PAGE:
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BREAKING NEWS

New team, same dream

By Staff | Apr 9, 2017

From left to right, Paul Kafka, Tim Woodwick, Eric Lawrence, Ryne Myers and John Koestler make up the team that powers Jay’s Shop in Blue Earth.

The North Main Street block that houses Jay’s Shop in Blue Earth has been noted for its transportation services since the 1940s.

And when Paul Kafka, originally from Maryland but now happily entrenched in Blue Earth, took over ownership of Jay’s in November, his first priority was making sure that did not change.

Commitment to the community is something Kafka says he noticed right away when he began working under the auto repair shop’s previous owner, Jay Johnson, toward the end of 2010.

Now it is something he hopes to convey himself as he takes the local automotive outlet to a new gear.

“I didn’t want to be anywhere other than Jay’s Shop,” says Kafka, who officially began running the show at 202 N. Main St. on Nov. 1, 2016. “There isn’t a better place to be.”

It was actually no more than two years after Johnson had gotten Jay’s Shop off the ground, looking to expand the repair service, when Kafka was called upon to bring his mechanical background to the business.

For Kafka, he says the move to Blue Earth was a welcome one. And not only because he is now the head honcho at Jay’s.

“I was working at a Parts City in Fairmont,” he says, “but I always wanted to be working in the town where I lived.”

And Blue Earth is where Kafka called home the place he settled after meeting and marrying his wife, Jennifer, from Winnebago; working as an aircraft mechanic for the U.S. Army and training with Chrysler in Iowa.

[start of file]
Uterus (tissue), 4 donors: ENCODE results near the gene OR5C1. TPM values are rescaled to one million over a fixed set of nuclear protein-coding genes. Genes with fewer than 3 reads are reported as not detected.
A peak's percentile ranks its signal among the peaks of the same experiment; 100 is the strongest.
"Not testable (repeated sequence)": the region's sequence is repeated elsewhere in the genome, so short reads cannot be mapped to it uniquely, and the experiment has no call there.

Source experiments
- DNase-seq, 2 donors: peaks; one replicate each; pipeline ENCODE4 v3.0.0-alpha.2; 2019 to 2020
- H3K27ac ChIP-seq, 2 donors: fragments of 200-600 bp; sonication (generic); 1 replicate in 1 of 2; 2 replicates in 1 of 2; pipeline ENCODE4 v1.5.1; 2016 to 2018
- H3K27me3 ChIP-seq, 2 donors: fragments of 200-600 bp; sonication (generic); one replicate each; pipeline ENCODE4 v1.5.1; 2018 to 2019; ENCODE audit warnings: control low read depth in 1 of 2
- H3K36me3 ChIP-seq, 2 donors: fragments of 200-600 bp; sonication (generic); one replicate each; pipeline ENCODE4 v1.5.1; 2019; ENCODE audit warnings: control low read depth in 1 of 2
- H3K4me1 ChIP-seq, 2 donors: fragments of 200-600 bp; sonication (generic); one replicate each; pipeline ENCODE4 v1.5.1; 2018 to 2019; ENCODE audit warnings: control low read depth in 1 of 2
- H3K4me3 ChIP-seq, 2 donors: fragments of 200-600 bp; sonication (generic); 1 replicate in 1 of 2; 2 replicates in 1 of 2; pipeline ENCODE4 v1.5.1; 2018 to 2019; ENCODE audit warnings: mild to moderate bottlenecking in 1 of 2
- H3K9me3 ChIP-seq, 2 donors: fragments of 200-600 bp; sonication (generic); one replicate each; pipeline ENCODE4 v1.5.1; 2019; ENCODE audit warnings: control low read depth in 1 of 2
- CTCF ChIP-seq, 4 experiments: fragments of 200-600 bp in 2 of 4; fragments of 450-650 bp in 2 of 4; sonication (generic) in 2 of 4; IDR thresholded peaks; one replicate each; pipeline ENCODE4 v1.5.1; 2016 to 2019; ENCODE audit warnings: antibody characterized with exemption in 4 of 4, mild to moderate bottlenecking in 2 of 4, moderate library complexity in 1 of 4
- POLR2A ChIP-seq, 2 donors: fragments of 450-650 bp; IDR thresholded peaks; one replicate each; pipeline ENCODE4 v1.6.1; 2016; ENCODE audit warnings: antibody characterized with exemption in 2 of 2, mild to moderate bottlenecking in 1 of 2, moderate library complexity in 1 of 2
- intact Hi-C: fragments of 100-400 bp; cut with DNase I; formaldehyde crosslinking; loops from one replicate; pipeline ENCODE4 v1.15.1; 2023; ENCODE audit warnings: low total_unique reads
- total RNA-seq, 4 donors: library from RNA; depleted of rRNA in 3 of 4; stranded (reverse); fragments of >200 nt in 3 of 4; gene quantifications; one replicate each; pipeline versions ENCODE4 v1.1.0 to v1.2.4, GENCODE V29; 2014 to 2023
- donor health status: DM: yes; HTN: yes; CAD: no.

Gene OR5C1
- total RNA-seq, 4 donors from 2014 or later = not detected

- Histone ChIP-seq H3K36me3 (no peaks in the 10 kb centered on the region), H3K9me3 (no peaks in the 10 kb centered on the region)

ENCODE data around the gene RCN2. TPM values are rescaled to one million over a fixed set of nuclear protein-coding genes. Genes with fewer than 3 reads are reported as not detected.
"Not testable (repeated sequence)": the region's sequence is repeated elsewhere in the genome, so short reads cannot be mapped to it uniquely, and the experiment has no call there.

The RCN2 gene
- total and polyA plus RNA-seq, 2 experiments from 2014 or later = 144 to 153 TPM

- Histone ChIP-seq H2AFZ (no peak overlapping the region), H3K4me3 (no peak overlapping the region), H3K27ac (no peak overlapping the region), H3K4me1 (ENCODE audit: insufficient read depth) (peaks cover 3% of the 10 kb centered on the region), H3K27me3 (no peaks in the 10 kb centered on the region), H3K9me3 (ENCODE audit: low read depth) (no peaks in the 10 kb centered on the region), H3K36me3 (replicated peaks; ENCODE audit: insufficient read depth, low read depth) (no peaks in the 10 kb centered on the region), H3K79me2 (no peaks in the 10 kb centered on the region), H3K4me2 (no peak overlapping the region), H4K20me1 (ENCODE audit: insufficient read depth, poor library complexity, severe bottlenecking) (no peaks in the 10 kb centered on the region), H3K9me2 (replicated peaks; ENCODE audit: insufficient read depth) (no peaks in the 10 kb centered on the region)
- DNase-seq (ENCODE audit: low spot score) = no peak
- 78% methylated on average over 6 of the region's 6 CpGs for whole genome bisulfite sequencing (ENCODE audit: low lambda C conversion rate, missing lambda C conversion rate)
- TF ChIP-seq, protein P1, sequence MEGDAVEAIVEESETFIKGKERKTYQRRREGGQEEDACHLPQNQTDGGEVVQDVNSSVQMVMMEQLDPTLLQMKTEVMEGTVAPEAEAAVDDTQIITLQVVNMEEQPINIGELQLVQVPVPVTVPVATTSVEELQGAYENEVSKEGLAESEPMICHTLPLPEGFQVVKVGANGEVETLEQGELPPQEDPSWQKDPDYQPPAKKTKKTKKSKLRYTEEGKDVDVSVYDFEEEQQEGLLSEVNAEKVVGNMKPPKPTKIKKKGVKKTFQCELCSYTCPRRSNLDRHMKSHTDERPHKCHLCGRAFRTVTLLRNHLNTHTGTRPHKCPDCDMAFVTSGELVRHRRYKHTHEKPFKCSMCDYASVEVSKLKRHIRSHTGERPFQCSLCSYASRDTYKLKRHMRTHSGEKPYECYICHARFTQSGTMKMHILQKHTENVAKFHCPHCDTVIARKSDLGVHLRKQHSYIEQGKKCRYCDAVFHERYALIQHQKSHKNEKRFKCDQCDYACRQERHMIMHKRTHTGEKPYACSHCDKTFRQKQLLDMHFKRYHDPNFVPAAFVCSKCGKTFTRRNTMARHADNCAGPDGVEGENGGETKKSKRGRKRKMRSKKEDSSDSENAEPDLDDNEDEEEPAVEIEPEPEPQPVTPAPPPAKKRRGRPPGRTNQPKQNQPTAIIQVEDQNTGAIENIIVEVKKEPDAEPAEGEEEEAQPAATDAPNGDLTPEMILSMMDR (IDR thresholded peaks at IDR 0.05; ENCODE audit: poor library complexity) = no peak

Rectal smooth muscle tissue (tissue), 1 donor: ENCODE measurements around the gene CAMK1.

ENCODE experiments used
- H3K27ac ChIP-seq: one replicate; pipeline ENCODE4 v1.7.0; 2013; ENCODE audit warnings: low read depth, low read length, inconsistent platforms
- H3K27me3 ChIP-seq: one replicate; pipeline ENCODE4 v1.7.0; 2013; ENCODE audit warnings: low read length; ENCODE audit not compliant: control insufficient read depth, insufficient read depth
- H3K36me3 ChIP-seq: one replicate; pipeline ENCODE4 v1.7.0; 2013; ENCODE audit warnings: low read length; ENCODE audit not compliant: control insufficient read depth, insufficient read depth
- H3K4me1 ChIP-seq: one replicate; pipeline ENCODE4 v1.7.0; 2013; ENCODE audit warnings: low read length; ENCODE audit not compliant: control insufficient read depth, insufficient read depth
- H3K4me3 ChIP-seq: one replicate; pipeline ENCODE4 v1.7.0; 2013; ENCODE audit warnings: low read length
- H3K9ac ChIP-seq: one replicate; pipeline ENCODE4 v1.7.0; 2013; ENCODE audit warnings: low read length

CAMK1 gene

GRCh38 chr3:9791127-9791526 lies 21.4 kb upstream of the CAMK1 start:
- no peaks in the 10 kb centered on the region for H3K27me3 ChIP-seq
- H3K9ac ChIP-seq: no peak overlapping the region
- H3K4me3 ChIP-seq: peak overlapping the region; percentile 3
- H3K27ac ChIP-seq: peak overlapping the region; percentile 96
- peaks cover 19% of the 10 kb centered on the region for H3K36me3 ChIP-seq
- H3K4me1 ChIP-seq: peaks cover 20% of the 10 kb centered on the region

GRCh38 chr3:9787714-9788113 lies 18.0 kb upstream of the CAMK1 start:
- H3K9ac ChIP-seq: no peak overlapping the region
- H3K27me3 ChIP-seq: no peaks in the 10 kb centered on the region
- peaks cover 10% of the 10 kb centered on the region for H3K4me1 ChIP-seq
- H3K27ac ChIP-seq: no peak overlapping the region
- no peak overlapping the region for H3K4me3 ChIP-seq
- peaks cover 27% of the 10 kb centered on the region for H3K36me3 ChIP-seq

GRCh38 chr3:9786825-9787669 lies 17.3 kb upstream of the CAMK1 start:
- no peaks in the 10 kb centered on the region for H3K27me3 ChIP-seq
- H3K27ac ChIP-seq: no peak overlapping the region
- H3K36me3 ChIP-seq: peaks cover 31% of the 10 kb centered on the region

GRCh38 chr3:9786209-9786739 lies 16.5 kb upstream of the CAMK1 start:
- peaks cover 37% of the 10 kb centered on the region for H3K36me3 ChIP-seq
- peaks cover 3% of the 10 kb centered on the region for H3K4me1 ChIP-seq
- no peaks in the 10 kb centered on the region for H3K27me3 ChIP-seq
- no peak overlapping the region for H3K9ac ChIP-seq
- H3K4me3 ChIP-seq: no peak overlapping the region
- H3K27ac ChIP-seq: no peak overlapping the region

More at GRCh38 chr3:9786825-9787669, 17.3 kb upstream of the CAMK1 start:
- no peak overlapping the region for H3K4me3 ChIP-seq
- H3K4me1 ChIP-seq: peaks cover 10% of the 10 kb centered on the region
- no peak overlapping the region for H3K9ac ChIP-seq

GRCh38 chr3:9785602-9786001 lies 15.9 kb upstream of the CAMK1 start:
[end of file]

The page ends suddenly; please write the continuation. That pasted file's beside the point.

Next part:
So it was a no-brainer when, roughly six years after he moved his skills into the Jay’s Shop garages, Kafka had the opportunity to take over for Johnson.

Blue Earth is where he wanted to be. Jay’s is where he wanted to be.

“I took my retirement fund and dumped it into the business,” Kafka says. “Because we didn’t want to be anywhere else.”

Now in its sixth month of new ownership, Jay’s Shop’s services have expanded to include in-house exhaust and alignment work, as well as specialty requests like engine upgrades. Three lift stalls and a fourth, shared with the next-door building, allow the garages to host five vehicles foreign, domestic and, yes, even some tractors at any given time. And the shop crew, complete with new Jay’s apparel, includes area locals John Koestler, Eric Lawrence, Ryne Myers and Tim Woodwick.

“I’ve got some of the youngest, brightest guys here, some of the best mechanics in town,” Kafka says. “I’m the old guy in the shop at 45.”

And yet, at the end of the day, Kafka says Jay’s Shop is still Jay’s Shop. A respected downtown auto repair spot as much as it is a throwback to a staple of decades-old Main Street.

“Our bread and butter is still general repair,” he says. “And we stand by our work. We’re not always cheaper, but we’ll stand by it.”

Kafka says his half-decade or so of working under Johnson helped prepare him for carrying on the Jay’s Shop legacy in town. Bookkeeping, for instance, was one of his responsibilities before Johnson stepped down, so the mantle was passed without much issue. Having Koestler around, Kafka adds, ensured a longtime holdover from Johnson’s staff would be headlining the team of mechanics.

“He built a good business,” Kafka says. “We’re just keeping it going.”

A passion for Blue Earth and the community Jay’s Shop has served sure helps them do just that.

Somewhere removed from Main Street, in the comfort of his area farmland, Johnson is exploring a future in automotive restoration, Kafka says. It is a project with loosened time restraints and a far cry from the demands of the downtown repair shop he built and expanded.

But Johnson, Kafka adds, can rest easy knowing Jay’s Shop, tucked right in town, near the corner of a lot long known for its vehicle work, is in good and greasy hands.